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CHAPTER LXIVThat the Soul is not a Harmony359359This doctrine, the first crude form of materialism, is refuted by Plato, Phaedo, 88b, c, 93, 94; Aristotle, De anima, I, iv, 1-7.

THE maintainers of this view did not mean that the soul is a harmony of sounds, but a harmony of contrary elements, whereof they saw living bodies to be composed. The view is rejected for the following reasons:

1. You may find such a harmony in any body, even a mere chemical compound (corpus mixtum). A harmony cannot move the body, or govern it, or resist the passions, as neither can a temperament. Also a harmony, and a temperament also, admits of degrees. All which considerations go to show that the soul is neither harmony nor temperament.360360In Chap. LXIII an opinion, attributed to Galen the physician, is rejected, that the soul is the temperament (complexio), as ‘sanguine,’ ‘bilious,’ or the like.

2. The notion of harmony rather befits qualities of the body than the soul: thus health is a harmony of humours; strength, of muscles and bones; beauty, of limb and colour. But it is impossible to assign any components, the harmony of which would make sense, or intellect, or other appurtenances of the soul.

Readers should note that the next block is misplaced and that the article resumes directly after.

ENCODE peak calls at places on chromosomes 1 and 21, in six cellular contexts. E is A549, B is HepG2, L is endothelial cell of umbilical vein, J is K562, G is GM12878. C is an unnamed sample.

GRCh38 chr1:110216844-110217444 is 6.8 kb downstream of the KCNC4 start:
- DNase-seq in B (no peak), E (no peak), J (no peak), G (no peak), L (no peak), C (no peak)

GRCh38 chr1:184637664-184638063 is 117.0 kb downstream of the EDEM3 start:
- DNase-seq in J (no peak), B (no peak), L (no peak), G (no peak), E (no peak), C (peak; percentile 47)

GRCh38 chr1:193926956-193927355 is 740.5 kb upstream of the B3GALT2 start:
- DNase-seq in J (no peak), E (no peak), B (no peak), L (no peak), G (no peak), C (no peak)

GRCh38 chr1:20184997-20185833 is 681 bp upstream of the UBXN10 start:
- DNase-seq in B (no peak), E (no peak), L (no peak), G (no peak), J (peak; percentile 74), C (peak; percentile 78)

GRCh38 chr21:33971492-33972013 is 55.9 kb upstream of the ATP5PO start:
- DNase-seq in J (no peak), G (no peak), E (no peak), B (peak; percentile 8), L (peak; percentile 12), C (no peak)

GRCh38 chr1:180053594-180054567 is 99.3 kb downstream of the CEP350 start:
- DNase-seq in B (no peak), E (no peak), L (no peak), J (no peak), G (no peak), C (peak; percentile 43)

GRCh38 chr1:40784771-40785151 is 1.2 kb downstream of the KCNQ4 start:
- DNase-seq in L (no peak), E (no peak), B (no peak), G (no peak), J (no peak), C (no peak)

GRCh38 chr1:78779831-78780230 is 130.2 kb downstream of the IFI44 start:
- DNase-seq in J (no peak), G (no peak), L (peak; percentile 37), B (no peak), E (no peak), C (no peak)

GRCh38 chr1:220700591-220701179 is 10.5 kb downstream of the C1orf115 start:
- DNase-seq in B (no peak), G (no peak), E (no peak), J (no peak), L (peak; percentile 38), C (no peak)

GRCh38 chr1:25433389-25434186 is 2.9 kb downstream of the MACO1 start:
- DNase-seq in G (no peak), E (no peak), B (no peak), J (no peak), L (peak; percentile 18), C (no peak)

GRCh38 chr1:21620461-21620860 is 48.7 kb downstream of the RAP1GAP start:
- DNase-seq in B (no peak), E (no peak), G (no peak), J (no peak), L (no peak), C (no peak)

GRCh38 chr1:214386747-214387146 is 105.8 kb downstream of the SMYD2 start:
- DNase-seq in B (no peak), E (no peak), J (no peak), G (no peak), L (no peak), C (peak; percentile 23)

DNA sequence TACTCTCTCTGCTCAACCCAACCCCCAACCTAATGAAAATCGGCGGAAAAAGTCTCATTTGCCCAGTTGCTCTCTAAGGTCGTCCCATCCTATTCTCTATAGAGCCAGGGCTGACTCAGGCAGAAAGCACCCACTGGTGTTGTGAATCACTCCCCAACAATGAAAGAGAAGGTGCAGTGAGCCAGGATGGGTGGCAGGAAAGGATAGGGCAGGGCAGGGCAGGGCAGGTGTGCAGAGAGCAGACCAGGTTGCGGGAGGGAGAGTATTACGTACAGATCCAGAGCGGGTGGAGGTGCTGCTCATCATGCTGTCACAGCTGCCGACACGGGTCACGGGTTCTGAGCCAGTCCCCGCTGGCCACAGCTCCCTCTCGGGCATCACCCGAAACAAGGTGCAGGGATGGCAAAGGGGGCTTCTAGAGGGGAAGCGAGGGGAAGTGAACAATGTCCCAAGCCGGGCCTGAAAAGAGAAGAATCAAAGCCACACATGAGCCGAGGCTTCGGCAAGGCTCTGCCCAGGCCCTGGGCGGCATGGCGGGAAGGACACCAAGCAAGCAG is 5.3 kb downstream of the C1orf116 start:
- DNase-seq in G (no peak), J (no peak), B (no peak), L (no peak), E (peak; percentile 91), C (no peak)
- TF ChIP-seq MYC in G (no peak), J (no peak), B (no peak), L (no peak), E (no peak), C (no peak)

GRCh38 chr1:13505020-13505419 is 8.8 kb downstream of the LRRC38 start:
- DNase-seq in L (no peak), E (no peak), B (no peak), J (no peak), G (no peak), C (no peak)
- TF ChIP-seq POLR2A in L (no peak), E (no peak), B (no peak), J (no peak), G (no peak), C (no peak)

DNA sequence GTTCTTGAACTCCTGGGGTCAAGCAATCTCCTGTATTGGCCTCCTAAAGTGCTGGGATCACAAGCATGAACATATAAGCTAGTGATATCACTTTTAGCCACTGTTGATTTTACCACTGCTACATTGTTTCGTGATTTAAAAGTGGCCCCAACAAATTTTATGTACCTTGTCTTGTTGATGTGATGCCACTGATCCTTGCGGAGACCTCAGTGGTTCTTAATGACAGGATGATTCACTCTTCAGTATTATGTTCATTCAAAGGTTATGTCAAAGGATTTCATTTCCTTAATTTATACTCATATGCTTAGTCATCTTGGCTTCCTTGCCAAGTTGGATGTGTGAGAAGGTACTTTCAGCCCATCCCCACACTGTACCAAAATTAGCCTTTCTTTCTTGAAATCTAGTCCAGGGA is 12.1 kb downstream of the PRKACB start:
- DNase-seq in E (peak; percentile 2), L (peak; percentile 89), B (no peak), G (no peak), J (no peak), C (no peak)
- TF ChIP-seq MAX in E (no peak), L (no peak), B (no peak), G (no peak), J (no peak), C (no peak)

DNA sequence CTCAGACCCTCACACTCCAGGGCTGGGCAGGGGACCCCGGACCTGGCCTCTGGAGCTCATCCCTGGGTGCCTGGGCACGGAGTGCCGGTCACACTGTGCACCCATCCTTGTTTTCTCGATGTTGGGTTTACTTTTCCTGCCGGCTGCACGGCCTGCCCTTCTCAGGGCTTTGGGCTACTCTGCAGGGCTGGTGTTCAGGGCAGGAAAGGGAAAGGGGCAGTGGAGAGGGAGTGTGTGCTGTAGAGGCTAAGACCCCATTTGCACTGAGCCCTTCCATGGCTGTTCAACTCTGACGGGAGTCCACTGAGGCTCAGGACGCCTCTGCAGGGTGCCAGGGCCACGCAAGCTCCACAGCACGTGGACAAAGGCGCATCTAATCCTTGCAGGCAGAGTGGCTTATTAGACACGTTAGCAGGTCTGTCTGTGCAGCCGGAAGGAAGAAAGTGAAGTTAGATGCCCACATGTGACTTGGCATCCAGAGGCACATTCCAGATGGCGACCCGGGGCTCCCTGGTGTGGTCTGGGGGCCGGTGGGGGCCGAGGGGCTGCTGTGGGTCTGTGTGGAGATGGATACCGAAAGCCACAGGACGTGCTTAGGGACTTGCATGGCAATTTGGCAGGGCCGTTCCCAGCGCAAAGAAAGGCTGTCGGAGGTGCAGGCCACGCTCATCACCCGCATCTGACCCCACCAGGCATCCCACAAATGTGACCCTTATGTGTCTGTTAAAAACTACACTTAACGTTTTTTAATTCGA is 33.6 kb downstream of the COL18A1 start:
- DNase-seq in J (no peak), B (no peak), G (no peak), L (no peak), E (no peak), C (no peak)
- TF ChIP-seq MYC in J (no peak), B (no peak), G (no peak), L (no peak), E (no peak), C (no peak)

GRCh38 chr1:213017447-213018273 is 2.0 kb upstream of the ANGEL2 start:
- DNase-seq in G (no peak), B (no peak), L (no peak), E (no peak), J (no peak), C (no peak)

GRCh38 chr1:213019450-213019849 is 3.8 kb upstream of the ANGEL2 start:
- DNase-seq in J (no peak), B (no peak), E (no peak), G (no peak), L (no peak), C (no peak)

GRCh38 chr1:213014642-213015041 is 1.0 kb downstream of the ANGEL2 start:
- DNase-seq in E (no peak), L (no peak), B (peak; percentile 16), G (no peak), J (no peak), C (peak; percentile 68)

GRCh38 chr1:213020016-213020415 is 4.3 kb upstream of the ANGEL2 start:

3. Harmony may mean either the composition itself or the principle of composition. Now the soul is not a composition, because then every part of the soul would be composed of certain parts of the body, an arrangement which cannot be made out. In like manner the soul is not the principle of composition, because to different parts of the body there are different principles of composition, or proportions of elements, which would require the 131several parts of the body to have so many several souls, — one soul for bone, one for flesh, one for sinew; which is evidently not the case.

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